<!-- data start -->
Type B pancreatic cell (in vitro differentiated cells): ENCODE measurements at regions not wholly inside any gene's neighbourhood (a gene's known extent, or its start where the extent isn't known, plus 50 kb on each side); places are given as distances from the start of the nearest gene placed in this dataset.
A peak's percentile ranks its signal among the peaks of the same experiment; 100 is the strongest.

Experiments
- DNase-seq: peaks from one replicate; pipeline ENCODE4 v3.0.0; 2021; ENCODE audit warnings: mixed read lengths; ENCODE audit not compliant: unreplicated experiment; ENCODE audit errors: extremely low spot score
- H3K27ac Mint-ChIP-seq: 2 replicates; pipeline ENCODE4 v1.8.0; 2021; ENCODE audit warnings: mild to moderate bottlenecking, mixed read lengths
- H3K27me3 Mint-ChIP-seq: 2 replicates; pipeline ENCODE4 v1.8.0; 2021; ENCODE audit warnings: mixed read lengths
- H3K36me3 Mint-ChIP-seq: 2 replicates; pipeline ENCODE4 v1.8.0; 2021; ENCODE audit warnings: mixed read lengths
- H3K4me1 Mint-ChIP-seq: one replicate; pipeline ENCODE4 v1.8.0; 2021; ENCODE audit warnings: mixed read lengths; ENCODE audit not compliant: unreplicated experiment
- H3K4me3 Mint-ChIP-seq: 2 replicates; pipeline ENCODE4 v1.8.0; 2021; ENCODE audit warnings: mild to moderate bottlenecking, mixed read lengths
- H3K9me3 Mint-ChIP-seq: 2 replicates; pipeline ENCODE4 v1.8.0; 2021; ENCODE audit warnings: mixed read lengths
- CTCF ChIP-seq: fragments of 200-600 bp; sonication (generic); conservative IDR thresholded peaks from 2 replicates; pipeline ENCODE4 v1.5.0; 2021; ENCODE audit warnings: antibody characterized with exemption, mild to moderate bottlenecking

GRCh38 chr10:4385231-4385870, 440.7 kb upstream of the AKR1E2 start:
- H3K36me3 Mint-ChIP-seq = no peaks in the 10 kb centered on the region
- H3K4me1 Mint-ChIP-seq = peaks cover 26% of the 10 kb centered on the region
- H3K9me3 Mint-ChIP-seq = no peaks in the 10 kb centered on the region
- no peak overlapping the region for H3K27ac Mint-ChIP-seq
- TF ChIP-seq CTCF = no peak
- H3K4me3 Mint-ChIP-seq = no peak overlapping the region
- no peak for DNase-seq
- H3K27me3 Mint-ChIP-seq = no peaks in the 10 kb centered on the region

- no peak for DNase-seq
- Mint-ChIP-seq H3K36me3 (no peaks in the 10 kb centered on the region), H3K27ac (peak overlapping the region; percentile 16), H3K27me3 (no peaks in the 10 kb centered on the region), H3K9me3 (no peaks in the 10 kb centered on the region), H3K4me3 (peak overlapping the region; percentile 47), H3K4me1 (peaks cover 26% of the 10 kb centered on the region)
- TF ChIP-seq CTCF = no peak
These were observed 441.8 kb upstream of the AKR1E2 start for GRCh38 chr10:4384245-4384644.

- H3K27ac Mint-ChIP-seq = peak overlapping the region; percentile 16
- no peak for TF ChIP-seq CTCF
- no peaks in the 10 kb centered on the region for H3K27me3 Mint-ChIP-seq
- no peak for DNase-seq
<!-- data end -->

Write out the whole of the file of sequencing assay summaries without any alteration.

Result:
Type B pancreatic cell (in vitro differentiated cells): ENCODE measurements at regions not wholly inside any gene's neighbourhood (a gene's known extent, or its start where the extent isn't known, plus 50 kb on each side); places are given as distances from the start of the nearest gene placed in this dataset.
A peak's percentile ranks its signal among the peaks of the same experiment; 100 is the strongest.

Experiments
- DNase-seq: peaks from one replicate; pipeline ENCODE4 v3.0.0; 2021; ENCODE audit warnings: mixed read lengths; ENCODE audit not compliant: unreplicated experiment; ENCODE audit errors: extremely low spot score
- H3K27ac Mint-ChIP-seq: 2 replicates; pipeline ENCODE4 v1.8.0; 2021; ENCODE audit warnings: mild to moderate bottlenecking, mixed read lengths
- H3K27me3 Mint-ChIP-seq: 2 replicates; pipeline ENCODE4 v1.8.0; 2021; ENCODE audit warnings: mixed read lengths
- H3K36me3 Mint-ChIP-seq: 2 replicates; pipeline ENCODE4 v1.8.0; 2021; ENCODE audit warnings: mixed read lengths
- H3K4me1 Mint-ChIP-seq: one replicate; pipeline ENCODE4 v1.8.0; 2021; ENCODE audit warnings: mixed read lengths; ENCODE audit not compliant: unreplicated experiment
- H3K4me3 Mint-ChIP-seq: 2 replicates; pipeline ENCODE4 v1.8.0; 2021; ENCODE audit warnings: mild to moderate bottlenecking, mixed read lengths
- H3K9me3 Mint-ChIP-seq: 2 replicates; pipeline ENCODE4 v1.8.0; 2021; ENCODE audit warnings: mixed read lengths
- CTCF ChIP-seq: fragments of 200-600 bp; sonication (generic); conservative IDR thresholded peaks from 2 replicates; pipeline ENCODE4 v1.5.0; 2021; ENCODE audit warnings: antibody characterized with exemption, mild to moderate bottlenecking

GRCh38 chr10:4385231-4385870, 440.7 kb upstream of the AKR1E2 start:
- H3K36me3 Mint-ChIP-seq = no peaks in the 10 kb centered on the region
- H3K4me1 Mint-ChIP-seq = peaks cover 26% of the 10 kb centered on the region
- H3K9me3 Mint-ChIP-seq = no peaks in the 10 kb centered on the region
- no peak overlapping the region for H3K27ac Mint-ChIP-seq
- TF ChIP-seq CTCF = no peak
- H3K4me3 Mint-ChIP-seq = no peak overlapping the region
- no peak for DNase-seq
- H3K27me3 Mint-ChIP-seq = no peaks in the 10 kb centered on the region

- no peak for DNase-seq
- Mint-ChIP-seq H3K36me3 (no peaks in the 10 kb centered on the region), H3K27ac (peak overlapping the region; percentile 16), H3K27me3 (no peaks in the 10 kb centered on the region), H3K9me3 (no peaks in the 10 kb centered on the region), H3K4me3 (peak overlapping the region; percentile 47), H3K4me1 (peaks cover 26% of the 10 kb centered on the region)
- TF ChIP-seq CTCF = no peak
These were observed 441.8 kb upstream of the AKR1E2 start for GRCh38 chr10:4384245-4384644.

- H3K27ac Mint-ChIP-seq = peak overlapping the region; percentile 16
- no peak for TF ChIP-seq CTCF
- no peaks in the 10 kb centered on the region for H3K27me3 Mint-ChIP-seq
- no peak for DNase-seq